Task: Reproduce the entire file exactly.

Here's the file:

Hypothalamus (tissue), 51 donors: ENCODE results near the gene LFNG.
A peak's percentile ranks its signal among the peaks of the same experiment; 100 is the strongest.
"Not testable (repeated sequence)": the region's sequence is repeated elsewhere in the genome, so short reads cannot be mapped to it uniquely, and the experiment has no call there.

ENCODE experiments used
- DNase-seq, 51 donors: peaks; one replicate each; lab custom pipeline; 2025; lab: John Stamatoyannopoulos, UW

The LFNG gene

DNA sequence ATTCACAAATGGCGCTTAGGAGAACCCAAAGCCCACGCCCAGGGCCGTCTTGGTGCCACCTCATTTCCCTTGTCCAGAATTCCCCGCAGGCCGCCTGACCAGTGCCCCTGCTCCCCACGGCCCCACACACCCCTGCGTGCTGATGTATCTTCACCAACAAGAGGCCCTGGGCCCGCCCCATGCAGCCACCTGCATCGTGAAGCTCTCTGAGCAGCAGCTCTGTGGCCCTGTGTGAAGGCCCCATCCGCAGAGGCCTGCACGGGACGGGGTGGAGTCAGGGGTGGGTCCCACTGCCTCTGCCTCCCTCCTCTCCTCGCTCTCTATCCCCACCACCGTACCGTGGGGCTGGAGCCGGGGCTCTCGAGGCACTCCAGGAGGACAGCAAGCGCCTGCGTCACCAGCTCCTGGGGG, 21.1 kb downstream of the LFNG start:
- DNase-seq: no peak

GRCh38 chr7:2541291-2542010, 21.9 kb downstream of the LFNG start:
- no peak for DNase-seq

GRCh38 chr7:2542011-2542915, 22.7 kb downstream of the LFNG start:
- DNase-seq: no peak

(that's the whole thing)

Hypothalamus (tissue), 51 donors: ENCODE results near the gene LFNG.
A peak's percentile ranks its signal among the peaks of the same experiment; 100 is the strongest.
"Not testable (repeated sequence)": the region's sequence is repeated elsewhere in the genome, so short reads cannot be mapped to it uniquely, and the experiment has no call there.

ENCODE experiments used
- DNase-seq, 51 donors: peaks; one replicate each; lab custom pipeline; 2025; lab: John Stamatoyannopoulos, UW

The LFNG gene

DNA sequence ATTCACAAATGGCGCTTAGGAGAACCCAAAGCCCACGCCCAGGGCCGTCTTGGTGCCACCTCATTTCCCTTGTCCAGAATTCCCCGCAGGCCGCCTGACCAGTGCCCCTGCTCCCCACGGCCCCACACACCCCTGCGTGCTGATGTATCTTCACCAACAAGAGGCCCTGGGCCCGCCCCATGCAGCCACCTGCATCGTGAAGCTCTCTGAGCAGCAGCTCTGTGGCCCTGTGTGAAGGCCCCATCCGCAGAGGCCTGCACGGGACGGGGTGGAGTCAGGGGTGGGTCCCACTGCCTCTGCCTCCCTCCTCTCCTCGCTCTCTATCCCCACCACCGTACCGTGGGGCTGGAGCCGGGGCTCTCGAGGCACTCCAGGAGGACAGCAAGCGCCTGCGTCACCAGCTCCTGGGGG, 21.1 kb downstream of the LFNG start:
- DNase-seq: no peak

GRCh38 chr7:2541291-2542010, 21.9 kb downstream of the LFNG start:
- no peak for DNase-seq

GRCh38 chr7:2542011-2542915, 22.7 kb downstream of the LFNG start:
- DNase-seq: no peak